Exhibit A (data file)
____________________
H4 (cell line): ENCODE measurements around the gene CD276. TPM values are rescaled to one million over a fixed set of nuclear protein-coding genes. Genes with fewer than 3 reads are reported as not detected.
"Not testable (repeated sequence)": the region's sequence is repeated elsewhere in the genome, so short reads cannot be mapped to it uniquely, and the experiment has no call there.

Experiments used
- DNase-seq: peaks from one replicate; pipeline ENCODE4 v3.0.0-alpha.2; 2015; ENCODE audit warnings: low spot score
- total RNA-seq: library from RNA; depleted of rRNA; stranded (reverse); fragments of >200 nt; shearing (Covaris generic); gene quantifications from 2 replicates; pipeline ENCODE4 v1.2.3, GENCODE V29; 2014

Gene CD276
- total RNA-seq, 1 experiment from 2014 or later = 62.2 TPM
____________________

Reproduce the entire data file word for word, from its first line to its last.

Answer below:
H4 (cell line): ENCODE measurements around the gene CD276. TPM values are rescaled to one million over a fixed set of nuclear protein-coding genes. Genes with fewer than 3 reads are reported as not detected.
"Not testable (repeated sequence)": the region's sequence is repeated elsewhere in the genome, so short reads cannot be mapped to it uniquely, and the experiment has no call there.

Experiments used
- DNase-seq: peaks from one replicate; pipeline ENCODE4 v3.0.0-alpha.2; 2015; ENCODE audit warnings: low spot score
- total RNA-seq: library from RNA; depleted of rRNA; stranded (reverse); fragments of >200 nt; shearing (Covaris generic); gene quantifications from 2 replicates; pipeline ENCODE4 v1.2.3, GENCODE V29; 2014

Gene CD276
- total RNA-seq, 1 experiment from 2014 or later = 62.2 TPM